Global beverage giant Coca-Cola (NYSE:KO) continues to grow, but the advance is slowing. Considering that Coke's shares trade at a substantial premium to those of its peers, investors should be doubly cautious.

For the third quarter, total case volume ticked up 2%. Pretty good for a recession, you might think, but that figure is down from 5% growth in the year-ago period. I can understand a slump in year-over-year performance, since the brunt of the financial crisis hadn't yet hit consumers this time last year, but I find it particularly troubling that this modest increase represents half the previous quarter's gain. Meanwhile, competitor PepsiCo (NYSE:PEP) was able to boost beverage volume from the second quarter to the third.

Coke's financial results were less disconcerting. Earnings per share of $0.81 were flat year over year, but down 1% on a comparable basis (which excludes special items). Net income, meanwhile, squeaked out the tiniest gain, rising to $1.896 billion from $1.89 billion a year earlier. Unfavorable currency rates drove a 4% decline in revenue -- to $8.04 billion -- partially offset by stronger concentrate sales and improved pricing and product mix.

The most positive metric? Margins were up in the core business, as well as in the company's bottling investments. The latter group includes Coca-Cola Enterprises (NYSE:CCE) and Coca-Cola Hellenic (NYSE:CCH). Also, management is on track to deliver $500 million in productivity savings by the end of 2011, with much of that amount to be realized in 2009.

Those who've been following my coverage of the nonalcoholic-beverage industry know that I tend to favor Coca-Cola for its large international footprint. Basically, that means the company has an advantage over the likes of Hansen Natural (NASDAQ:HANS) and Dr Pepper Snapple (NYSE:DPS) when it comes to declining North American soda consumption and a potential U.S. soda tax.

But those crucial international results let me down this time around. Sure, case volume rose 4%, but that's an annual and a sequential decline. Encouragingly, Chinese and Indian consumers stepped up their thirst for Coca-Cola's products from the prior quarter, but I was looking for a broad-based gain across all markets.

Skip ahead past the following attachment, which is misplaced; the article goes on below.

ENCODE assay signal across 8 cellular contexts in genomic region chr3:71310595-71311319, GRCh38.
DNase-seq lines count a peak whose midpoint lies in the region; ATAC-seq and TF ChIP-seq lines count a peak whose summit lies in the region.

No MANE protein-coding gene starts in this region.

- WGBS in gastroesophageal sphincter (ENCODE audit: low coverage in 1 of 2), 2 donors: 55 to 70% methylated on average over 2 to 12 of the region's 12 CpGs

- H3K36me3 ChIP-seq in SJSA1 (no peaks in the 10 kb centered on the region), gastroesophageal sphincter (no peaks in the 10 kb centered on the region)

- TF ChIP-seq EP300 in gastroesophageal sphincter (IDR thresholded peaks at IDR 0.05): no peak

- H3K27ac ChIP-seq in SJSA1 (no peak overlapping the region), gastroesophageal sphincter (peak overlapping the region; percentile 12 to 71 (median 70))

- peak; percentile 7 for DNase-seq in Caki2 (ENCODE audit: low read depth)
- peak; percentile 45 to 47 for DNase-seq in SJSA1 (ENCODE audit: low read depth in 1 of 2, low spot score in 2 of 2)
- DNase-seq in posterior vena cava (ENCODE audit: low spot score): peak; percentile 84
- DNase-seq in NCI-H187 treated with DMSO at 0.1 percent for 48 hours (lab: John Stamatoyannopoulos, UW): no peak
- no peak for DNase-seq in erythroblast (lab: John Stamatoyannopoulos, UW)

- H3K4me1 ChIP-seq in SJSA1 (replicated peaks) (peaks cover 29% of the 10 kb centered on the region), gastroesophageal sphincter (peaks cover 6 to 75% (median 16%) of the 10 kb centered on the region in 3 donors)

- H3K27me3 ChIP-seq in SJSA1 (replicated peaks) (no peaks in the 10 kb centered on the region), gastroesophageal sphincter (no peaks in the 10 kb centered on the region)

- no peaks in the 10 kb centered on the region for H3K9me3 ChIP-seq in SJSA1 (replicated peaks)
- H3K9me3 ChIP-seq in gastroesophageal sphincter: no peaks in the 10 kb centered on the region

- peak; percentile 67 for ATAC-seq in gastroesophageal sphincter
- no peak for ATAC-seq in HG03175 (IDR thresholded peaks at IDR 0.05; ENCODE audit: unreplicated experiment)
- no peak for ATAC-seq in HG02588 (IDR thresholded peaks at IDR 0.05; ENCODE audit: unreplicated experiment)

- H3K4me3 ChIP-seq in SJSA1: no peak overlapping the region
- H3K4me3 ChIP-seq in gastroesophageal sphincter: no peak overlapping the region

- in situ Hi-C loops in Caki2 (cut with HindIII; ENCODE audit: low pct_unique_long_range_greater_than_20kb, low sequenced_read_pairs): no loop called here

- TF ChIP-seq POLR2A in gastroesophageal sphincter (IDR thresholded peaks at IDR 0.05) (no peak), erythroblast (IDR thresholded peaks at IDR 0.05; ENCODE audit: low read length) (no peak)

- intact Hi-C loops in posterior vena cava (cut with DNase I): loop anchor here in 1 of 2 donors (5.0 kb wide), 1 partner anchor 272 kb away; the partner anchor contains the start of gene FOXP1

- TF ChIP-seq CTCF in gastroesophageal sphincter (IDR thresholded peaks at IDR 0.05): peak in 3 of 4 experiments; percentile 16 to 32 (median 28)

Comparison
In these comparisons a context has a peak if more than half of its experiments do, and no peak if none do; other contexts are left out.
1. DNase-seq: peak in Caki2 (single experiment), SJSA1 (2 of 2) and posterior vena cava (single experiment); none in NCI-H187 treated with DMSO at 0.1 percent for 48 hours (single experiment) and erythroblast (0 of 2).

For my bullish thesis on Coca-Cola to pan out, management needs to crank out international growth while at least stabilizing North American volumes. Instead, the third quarter saw weaker international results, while North American volumes worsened from a 1% slip in the second quarter to a 4% rout this time.

I'm not giving up on the company because of a single quarter, but until results turn up, investors may want to consider icing their plans to buy stock.

That's good sense more than it is running scared. Based on price-to-operating-cash-flow, Coca-Cola shares trade a bit higher than PepsiCo's stock, and at a rich premium to Dr Pepper Snapple and Nestle (OTC BB: NSRGY). Moreover, using the PEG ratio, Coca-Cola's peer-premium ranges from roughly 33% to upward of 60%.

If the market gets jittery, or if another quarter disappoints, there appears to be ample downside risk.

Wash down some related Foolishness:

Coca-Cola and PepsiCo are Motley Fool Income Investor recommendations. Coca-Cola is also an Inside Value recommendation. Hansen Natural is a Rule Breakers selection. Try any of our Foolish newsletter services free for 30 days.

Fool contributor Mike Pienciak owns shares of Coca-Cola, but he holds no beneficial interest in any other company mentioned in this article. The Fool has a disclosure policy.